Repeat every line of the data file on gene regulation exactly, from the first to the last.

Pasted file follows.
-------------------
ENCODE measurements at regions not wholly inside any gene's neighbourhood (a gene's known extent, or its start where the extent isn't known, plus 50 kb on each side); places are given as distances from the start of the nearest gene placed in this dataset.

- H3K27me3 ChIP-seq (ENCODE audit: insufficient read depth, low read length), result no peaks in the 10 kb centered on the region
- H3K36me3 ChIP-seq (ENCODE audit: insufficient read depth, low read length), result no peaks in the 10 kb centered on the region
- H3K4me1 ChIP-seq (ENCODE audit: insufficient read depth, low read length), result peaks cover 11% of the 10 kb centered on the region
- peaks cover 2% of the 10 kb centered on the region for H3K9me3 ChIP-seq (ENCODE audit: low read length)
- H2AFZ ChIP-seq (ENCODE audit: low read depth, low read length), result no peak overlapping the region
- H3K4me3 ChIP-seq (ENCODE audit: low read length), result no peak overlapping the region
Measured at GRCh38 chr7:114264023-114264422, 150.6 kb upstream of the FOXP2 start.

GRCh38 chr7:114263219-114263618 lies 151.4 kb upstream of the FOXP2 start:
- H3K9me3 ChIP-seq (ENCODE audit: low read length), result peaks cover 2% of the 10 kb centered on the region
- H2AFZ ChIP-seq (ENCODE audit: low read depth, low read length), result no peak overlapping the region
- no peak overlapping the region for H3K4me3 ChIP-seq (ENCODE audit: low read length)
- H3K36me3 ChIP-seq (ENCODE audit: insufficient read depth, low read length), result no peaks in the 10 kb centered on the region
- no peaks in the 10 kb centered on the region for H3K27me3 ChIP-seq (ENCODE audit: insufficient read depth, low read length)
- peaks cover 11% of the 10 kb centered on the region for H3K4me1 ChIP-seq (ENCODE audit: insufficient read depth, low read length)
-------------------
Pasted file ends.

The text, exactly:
ENCODE measurements at regions not wholly inside any gene's neighbourhood (a gene's known extent, or its start where the extent isn't known, plus 50 kb on each side); places are given as distances from the start of the nearest gene placed in this dataset.

- H3K27me3 ChIP-seq (ENCODE audit: insufficient read depth, low read length), result no peaks in the 10 kb centered on the region
- H3K36me3 ChIP-seq (ENCODE audit: insufficient read depth, low read length), result no peaks in the 10 kb centered on the region
- H3K4me1 ChIP-seq (ENCODE audit: insufficient read depth, low read length), result peaks cover 11% of the 10 kb centered on the region
- peaks cover 2% of the 10 kb centered on the region for H3K9me3 ChIP-seq (ENCODE audit: low read length)
- H2AFZ ChIP-seq (ENCODE audit: low read depth, low read length), result no peak overlapping the region
- H3K4me3 ChIP-seq (ENCODE audit: low read length), result no peak overlapping the region
Measured at GRCh38 chr7:114264023-114264422, 150.6 kb upstream of the FOXP2 start.

GRCh38 chr7:114263219-114263618 lies 151.4 kb upstream of the FOXP2 start:
- H3K9me3 ChIP-seq (ENCODE audit: low read length), result peaks cover 2% of the 10 kb centered on the region
- H2AFZ ChIP-seq (ENCODE audit: low read depth, low read length), result no peak overlapping the region
- no peak overlapping the region for H3K4me3 ChIP-seq (ENCODE audit: low read length)
- H3K36me3 ChIP-seq (ENCODE audit: insufficient read depth, low read length), result no peaks in the 10 kb centered on the region
- no peaks in the 10 kb centered on the region for H3K27me3 ChIP-seq (ENCODE audit: insufficient read depth, low read length)
- peaks cover 11% of the 10 kb centered on the region for H3K4me1 ChIP-seq (ENCODE audit: insufficient read depth, low read length)